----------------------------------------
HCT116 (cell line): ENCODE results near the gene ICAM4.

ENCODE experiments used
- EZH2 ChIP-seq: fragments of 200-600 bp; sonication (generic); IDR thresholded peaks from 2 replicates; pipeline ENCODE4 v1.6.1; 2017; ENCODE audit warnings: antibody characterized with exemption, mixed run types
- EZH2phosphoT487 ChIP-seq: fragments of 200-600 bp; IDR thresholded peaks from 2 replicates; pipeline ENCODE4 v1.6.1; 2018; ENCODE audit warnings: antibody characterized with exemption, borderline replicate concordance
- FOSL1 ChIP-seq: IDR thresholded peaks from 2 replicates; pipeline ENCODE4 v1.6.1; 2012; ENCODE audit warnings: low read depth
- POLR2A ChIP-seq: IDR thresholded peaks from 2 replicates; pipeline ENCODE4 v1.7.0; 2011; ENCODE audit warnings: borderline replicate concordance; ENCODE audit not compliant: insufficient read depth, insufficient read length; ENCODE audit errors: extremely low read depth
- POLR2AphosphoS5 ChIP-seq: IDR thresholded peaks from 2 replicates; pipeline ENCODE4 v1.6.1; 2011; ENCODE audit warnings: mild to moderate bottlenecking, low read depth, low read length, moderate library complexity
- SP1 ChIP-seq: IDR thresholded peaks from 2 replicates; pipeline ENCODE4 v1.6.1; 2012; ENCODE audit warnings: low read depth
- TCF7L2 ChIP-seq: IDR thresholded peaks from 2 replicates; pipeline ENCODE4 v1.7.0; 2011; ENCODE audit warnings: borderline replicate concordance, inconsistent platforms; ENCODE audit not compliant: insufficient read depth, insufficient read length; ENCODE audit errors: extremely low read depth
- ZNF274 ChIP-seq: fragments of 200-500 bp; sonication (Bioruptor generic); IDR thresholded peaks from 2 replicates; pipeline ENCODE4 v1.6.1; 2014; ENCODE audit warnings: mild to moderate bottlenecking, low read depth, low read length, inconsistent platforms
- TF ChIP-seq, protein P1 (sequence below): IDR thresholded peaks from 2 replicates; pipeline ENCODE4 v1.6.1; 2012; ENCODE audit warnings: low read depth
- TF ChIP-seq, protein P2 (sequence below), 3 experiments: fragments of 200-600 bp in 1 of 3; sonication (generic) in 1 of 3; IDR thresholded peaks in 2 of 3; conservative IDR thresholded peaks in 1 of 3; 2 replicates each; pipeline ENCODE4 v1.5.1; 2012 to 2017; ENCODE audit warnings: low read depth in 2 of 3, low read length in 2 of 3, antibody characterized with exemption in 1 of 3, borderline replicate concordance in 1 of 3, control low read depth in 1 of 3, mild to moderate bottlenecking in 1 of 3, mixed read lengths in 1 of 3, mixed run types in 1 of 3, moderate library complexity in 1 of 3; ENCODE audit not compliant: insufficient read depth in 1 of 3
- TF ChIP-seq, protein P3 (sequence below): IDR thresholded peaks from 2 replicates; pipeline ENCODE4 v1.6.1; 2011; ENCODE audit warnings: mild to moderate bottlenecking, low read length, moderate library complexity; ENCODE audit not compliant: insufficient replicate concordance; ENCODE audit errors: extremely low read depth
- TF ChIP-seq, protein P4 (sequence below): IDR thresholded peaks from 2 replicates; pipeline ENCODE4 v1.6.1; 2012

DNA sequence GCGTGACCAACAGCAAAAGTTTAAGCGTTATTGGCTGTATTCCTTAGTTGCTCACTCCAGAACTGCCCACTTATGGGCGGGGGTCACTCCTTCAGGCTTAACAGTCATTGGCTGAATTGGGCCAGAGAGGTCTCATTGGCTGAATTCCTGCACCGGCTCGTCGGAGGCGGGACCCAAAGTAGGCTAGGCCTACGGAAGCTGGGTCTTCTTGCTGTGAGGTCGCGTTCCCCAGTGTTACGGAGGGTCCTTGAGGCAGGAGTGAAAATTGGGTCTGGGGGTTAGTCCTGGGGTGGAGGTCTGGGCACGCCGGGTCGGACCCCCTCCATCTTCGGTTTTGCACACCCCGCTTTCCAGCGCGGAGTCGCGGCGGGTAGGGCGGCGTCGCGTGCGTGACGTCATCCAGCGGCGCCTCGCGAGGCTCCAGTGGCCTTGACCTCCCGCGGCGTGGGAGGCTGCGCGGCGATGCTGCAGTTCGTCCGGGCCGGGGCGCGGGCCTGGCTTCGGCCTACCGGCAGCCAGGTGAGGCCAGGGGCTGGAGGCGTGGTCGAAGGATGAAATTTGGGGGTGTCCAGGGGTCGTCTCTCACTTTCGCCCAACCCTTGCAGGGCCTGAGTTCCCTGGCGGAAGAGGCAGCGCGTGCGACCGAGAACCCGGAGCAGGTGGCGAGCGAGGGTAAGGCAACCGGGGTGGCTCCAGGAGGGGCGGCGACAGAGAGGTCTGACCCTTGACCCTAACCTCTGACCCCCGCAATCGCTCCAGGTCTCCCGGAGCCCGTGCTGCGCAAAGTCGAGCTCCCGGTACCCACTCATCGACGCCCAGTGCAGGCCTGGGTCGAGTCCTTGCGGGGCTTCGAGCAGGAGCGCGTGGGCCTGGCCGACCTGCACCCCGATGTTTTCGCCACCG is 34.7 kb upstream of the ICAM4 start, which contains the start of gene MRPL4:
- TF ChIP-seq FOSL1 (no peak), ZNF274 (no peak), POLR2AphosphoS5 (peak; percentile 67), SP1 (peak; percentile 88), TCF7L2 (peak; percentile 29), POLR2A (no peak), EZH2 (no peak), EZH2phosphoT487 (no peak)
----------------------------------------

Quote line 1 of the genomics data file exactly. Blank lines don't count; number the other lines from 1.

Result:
HCT116 (cell line): ENCODE results near the gene ICAM4.